When an early gameplay demo emerged on Steam in 2019, one of Heavenly Bodies’ most immediately striking aspects was the detail of its zero-gravity simulation; open an air-lock door, and you could watch as the station’s contents got sucked out into space. According to director Alex Perrin, Unity’s built-in physics engine has done some of the heavy lifting here, so to speak, but fine-tuning how the player characters behave in this zero-gravity environment has required a lot of work behind the scenes. “One of the greatest challenges has been to have the player’s movement generally respect classical laws of motion whilst remaining at least somewhat intuitive and entertaining,” says Perrin. “Many players struggle with the idea of inertia and kinetic energy transfer to perform movement, so we’re making some more accessible movement modes available where players can swim with their arms and kick with their legs (don’t tell Newton).”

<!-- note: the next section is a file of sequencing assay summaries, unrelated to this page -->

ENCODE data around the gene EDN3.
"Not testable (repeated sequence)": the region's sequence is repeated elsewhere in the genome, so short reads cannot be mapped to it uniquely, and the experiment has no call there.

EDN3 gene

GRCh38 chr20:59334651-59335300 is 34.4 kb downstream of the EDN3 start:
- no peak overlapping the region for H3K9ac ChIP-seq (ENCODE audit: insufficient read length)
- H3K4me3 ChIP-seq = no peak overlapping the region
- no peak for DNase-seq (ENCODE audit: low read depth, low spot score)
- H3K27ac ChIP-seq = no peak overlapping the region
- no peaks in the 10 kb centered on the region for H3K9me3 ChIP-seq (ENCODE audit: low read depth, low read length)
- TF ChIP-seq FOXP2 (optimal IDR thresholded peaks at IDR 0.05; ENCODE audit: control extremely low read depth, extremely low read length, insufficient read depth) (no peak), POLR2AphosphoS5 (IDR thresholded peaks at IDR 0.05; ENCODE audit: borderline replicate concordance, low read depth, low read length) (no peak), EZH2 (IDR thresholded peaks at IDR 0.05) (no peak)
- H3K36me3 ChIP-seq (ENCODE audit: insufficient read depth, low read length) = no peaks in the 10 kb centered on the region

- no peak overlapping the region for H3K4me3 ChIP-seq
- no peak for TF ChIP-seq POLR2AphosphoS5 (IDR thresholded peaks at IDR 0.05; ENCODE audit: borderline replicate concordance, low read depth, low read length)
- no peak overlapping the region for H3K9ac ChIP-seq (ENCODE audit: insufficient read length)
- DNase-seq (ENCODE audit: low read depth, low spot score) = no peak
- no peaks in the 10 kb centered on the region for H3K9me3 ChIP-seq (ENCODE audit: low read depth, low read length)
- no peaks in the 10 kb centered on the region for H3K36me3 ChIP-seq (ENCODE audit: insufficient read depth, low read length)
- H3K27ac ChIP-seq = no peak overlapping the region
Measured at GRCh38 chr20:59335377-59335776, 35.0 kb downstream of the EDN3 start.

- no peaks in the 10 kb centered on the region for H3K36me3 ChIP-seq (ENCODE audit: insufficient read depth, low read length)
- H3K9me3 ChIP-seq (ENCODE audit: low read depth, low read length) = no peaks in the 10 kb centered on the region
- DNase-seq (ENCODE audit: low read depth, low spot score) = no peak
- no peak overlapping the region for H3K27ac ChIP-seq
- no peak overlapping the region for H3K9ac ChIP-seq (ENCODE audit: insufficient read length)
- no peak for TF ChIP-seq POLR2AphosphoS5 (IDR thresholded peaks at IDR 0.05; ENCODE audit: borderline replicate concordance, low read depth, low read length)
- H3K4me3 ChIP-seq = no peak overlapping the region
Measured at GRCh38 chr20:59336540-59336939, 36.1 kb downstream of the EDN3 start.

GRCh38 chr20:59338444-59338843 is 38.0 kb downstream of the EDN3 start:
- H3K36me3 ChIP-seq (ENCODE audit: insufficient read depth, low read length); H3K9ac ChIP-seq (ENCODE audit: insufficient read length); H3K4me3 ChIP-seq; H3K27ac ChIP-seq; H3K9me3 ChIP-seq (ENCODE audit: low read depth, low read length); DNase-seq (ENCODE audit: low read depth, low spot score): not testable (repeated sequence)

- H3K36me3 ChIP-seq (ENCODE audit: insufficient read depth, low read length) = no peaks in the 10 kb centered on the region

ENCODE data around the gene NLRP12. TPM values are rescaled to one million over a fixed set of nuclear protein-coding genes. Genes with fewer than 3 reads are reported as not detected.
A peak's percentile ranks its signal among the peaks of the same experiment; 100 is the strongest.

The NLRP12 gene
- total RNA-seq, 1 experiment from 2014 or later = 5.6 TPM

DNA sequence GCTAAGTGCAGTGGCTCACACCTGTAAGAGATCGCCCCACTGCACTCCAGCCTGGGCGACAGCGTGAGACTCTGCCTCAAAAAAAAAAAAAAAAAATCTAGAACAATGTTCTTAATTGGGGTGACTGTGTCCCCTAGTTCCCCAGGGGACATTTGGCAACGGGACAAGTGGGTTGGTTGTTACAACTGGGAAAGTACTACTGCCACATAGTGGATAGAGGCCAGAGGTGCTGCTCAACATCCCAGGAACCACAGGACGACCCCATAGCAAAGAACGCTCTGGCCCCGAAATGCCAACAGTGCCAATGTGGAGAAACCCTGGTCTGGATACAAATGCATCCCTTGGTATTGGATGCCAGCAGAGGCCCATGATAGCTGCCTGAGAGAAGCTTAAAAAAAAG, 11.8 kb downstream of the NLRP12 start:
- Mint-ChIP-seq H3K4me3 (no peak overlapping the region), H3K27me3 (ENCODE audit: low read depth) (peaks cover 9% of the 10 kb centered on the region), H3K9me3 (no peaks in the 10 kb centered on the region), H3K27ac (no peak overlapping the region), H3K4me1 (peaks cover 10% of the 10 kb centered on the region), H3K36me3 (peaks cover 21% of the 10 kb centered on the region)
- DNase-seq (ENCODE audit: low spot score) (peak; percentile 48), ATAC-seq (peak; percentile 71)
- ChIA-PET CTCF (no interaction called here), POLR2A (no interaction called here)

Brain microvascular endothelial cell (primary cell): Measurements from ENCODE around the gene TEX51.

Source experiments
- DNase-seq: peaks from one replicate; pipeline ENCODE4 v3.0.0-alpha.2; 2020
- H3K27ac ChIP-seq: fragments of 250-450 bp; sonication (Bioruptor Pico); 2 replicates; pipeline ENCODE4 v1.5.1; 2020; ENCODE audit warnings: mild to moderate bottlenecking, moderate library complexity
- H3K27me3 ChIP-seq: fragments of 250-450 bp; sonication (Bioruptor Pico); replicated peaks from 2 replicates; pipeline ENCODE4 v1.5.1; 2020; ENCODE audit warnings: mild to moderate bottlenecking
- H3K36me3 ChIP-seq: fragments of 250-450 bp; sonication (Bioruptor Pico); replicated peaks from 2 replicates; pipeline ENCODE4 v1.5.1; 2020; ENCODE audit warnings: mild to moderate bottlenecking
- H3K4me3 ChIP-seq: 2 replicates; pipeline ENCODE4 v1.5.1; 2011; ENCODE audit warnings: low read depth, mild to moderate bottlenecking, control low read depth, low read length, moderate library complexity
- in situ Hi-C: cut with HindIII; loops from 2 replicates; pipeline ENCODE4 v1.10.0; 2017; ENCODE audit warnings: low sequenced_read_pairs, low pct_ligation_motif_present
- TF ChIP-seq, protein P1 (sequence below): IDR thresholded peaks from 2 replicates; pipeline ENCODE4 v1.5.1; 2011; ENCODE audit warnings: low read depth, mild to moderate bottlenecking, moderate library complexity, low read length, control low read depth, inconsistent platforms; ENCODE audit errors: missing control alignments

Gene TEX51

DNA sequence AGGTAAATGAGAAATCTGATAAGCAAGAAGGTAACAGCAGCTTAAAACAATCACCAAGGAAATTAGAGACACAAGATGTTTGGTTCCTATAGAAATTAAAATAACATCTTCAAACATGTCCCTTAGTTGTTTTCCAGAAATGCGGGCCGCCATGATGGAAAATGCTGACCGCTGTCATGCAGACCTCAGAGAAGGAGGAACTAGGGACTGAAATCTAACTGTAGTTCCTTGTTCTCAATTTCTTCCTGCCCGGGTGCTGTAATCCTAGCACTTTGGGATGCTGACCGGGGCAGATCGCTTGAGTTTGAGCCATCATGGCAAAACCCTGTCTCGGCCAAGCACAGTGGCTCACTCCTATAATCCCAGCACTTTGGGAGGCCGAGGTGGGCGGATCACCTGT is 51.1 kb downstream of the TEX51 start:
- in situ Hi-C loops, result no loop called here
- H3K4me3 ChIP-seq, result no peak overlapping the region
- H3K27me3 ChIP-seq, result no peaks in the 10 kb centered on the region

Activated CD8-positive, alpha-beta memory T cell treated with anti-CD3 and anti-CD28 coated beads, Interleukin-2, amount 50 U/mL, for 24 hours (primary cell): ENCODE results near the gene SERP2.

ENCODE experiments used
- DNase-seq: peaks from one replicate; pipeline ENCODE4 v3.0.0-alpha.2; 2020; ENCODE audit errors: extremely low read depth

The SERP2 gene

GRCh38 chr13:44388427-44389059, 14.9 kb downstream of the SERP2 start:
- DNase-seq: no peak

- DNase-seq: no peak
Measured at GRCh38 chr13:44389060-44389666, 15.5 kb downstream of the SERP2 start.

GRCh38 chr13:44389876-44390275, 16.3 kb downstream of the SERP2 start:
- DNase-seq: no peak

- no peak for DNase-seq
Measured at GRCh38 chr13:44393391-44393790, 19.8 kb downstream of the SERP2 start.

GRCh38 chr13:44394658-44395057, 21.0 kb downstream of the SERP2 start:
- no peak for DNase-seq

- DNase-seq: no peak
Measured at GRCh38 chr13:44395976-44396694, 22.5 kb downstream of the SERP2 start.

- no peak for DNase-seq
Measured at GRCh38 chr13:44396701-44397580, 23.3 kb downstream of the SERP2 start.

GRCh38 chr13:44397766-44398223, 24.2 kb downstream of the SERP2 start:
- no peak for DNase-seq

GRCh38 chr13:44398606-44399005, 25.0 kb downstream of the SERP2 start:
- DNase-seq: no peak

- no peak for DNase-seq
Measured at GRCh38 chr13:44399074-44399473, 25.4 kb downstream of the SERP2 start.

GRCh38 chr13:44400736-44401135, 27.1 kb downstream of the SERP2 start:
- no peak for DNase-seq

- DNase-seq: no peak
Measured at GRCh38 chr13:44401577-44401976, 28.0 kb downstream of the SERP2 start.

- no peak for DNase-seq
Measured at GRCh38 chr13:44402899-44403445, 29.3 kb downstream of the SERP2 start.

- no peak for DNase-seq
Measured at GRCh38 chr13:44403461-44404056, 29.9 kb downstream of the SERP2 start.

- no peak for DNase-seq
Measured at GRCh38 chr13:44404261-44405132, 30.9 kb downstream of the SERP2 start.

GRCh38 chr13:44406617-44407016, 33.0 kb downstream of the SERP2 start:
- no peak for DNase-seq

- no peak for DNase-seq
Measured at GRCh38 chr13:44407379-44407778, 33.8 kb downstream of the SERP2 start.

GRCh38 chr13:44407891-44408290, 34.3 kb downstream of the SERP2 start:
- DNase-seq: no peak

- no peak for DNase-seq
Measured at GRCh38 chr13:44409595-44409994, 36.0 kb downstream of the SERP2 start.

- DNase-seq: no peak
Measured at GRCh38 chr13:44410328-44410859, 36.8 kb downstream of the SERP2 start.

Although the game has a serious tone, we’re told there’ll be playful, even comical moments in Heavenly Bodies too. Anyone for tennis?

We had to ask, though: just how many objects can the game throw around in space? Can we expect the kinds of kaleidoscopic explosions of debris that we saw in the Gravity movie? “Surprisingly, we’ve yet to encounter the upper limit for how many objects we can simulate at once,” Perrin reveals. “As one of the greater computational bottlenecks for physics sims is collisions, it’s interesting to note that with the absence of gravity, there are actually very few objects in contact with surfaces at any given moment. Because of this, we’re comfortably playing in scenes where literally the entire level is physically simulated with many hundreds, if not thousands, of objects.”